The University of Alabama at Birmingham offers a number of different programs for those interested in the field. This includes a master’s of science degree in forensic science, which emphasizes use of scientific methods and technologies in the the legal proceedings field. It is this master’s program that has earned accreditation from FEPAC. In addition, the school offers a certificate in forensic accounting and a graduate certificate in computer forensics. Graduates of the school’s master’s degree program have gone on to find employment with organizations like the Alabama Department of Forensic Sciences and a toxicology laboratory in New Mexico.
Alabama State University in Montgomery also offers an MS in forensic science program. To be eligible for admission, students must have a minimum GPA of 3.0 in their undergraduate coursework and must have completed courses in general chemistry, organic chemistry, biochemistry, physics, and cell biology. The program also notes that it is specifically designed to “provide the State of Alabama with high quality forensic practitioners to work in the State’s forensic laboratory system and to prepare scientists that can also work in the growing private sector for forensic providers.”
While neither of the forensic science programs in Alabama offer an online or hybrid component, there are other options. Students in Alabama who do not have time or who do not live near one of the on-campus forensic programs may choose to take online courses from a school outside of their state.
For example, the University of Maryland University College is an online school that offers a bachelor’s degree program in investigative forensics. The 120 credit hour program is available entirely online and tuition discounts are available for military service members and their spouses.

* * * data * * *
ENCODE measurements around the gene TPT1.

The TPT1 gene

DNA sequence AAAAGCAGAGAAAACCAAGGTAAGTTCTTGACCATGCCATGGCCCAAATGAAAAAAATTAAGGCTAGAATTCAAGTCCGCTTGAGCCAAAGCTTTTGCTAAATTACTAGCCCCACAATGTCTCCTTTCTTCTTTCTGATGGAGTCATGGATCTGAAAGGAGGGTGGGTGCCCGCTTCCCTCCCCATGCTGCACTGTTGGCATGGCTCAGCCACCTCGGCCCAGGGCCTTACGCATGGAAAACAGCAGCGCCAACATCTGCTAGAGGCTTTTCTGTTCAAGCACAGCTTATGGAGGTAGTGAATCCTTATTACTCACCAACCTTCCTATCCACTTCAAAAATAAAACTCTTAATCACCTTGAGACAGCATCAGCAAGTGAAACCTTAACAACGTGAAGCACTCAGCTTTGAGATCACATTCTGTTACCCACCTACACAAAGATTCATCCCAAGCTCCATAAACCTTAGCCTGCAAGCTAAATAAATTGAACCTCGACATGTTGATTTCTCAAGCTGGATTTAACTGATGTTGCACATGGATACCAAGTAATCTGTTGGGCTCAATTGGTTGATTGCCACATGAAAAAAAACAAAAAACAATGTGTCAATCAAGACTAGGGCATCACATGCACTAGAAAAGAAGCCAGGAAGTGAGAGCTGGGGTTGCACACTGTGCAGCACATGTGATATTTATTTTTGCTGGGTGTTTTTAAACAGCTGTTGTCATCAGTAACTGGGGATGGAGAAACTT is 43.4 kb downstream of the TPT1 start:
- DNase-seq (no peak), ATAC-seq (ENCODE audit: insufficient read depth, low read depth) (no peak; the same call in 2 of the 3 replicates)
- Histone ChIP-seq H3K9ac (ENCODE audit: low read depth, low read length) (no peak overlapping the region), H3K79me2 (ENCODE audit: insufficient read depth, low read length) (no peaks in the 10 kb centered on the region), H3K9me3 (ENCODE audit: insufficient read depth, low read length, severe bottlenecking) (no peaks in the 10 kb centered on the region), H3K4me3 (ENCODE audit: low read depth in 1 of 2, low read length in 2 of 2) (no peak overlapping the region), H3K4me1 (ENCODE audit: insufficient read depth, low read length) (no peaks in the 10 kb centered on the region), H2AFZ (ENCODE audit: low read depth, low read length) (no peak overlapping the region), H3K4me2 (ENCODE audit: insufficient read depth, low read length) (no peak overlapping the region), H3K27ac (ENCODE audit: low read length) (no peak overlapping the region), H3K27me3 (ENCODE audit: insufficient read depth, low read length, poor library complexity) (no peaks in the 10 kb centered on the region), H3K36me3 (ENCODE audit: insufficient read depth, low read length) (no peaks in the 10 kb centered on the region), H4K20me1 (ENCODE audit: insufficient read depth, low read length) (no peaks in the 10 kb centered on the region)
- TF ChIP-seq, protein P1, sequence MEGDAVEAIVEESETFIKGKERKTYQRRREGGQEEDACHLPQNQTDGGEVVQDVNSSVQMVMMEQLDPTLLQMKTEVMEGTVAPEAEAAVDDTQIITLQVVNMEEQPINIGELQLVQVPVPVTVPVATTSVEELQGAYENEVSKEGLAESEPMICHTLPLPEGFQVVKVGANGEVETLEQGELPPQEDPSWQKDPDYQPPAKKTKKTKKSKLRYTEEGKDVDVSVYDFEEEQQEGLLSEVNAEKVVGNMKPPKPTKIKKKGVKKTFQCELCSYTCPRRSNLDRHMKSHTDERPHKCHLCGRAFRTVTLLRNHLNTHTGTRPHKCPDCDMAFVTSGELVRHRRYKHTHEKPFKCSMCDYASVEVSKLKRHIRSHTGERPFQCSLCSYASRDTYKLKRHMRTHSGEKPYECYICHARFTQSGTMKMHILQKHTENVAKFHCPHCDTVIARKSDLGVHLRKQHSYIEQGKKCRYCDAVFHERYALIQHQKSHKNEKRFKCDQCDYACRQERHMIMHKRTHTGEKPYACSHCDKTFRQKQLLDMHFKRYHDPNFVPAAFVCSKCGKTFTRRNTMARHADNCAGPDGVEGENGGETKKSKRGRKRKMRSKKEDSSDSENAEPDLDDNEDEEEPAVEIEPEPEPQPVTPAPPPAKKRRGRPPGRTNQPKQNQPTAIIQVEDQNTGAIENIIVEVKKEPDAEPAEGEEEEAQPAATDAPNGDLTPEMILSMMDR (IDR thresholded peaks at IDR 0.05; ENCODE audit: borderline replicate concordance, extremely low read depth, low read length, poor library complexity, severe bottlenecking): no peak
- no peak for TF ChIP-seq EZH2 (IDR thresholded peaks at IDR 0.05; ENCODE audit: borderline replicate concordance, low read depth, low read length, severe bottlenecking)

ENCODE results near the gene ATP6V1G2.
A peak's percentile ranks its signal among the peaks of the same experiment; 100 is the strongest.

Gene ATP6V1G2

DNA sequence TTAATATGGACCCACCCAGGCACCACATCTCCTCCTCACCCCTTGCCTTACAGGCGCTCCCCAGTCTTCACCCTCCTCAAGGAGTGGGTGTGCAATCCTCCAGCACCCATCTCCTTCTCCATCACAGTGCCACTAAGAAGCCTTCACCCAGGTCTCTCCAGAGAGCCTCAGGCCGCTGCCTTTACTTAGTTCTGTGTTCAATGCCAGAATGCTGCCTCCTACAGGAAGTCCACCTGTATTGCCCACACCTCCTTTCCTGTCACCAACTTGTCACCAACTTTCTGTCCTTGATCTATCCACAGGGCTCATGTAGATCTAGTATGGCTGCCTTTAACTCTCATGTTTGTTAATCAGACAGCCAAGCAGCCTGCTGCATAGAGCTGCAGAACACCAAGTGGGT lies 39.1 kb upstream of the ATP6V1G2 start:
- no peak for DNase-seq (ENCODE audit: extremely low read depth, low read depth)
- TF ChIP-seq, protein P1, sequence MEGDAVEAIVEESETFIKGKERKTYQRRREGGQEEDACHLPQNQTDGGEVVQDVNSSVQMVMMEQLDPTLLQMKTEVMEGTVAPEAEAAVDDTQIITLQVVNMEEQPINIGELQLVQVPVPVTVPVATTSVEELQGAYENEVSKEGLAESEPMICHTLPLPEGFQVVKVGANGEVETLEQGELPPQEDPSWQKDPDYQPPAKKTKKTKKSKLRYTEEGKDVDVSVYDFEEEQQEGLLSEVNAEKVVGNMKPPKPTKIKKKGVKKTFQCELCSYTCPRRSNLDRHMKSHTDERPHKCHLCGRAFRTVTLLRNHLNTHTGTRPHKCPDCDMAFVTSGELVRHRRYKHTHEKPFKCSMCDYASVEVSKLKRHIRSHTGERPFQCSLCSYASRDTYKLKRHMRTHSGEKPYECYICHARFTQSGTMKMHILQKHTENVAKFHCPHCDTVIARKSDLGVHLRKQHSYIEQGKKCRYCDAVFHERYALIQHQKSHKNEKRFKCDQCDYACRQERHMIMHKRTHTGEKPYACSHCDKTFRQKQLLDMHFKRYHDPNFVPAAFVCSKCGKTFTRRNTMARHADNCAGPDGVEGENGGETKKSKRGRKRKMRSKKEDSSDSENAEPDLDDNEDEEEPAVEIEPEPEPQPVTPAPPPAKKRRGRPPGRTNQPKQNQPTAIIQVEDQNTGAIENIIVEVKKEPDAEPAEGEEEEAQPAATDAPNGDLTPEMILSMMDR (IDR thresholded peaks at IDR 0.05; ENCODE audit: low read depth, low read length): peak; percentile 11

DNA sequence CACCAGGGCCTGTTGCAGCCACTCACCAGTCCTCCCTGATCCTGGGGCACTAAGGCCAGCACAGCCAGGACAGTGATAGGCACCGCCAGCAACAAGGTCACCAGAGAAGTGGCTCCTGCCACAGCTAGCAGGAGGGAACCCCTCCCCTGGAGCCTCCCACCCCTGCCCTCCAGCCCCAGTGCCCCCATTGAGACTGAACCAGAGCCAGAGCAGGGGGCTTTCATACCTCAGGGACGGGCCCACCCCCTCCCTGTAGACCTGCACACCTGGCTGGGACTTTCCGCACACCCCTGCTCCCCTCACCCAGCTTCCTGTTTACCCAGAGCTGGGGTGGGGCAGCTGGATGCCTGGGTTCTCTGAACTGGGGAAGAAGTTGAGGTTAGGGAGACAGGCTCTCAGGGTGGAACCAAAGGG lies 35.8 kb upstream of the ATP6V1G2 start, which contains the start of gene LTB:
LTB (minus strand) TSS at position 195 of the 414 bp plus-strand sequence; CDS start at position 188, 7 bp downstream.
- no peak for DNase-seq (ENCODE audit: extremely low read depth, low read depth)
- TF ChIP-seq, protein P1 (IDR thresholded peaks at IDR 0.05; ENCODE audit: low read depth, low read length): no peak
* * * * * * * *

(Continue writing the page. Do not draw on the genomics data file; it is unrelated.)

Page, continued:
The University of Florida offers an online master’s of science or graduate certificate in forensic science. The online program has been the recipient of the Award of Excellence in Distance Education and does not require any campus visits to complete the degree. Rolling admissions means students can apply to the UF program and start any semester, so you can begin your education as soon as possible.
Students evaluating forensic science programs should look for both institutional and programmatic accreditation. Institutional accreditation means that the schools as a whole has been evaluated for its standards and efficacy. The University of Alabama at Birmingham, for example, holds accreditation from the Southern Association of Colleges and Schools Commission on Colleges. In addition, the Forensic Science Master of Science program at UAB has been accredited by FEPAC, meaning that the forensic science program specifically has been evaluated for its faculty, courses, and facilities. UAB is currently the only forensic science program in Alabama to have earned FEPAC accreditation.
In terms of professional certification, requirements differ for each specialty. For instance, someone who wants to apply for certification from the American Board of Criminalistics must have a degree from an accredited university, but the science or criminal justice program itself does not need to have programmatic accreditation. For a certification such as Blood Pattern Analyst, from the International Association for Identification, there are education requirements but no accreditation standards. Ultimately, students should investigate their chosen specialty thoroughly to ensure that they are earning an education that will be applicable to their future career goals.
School "total forensics grads" data provided by IPEDS (2018) for the 2016-2017 school year, and includes all certificates and degrees awarded for the following programs: Criminalistics and Criminal Science, Forensic Chemistry, Forensic Science and Technology, Forensic Psychology, Cyber/Computer Forensics, and Financial Forensics and Fraud Investigation.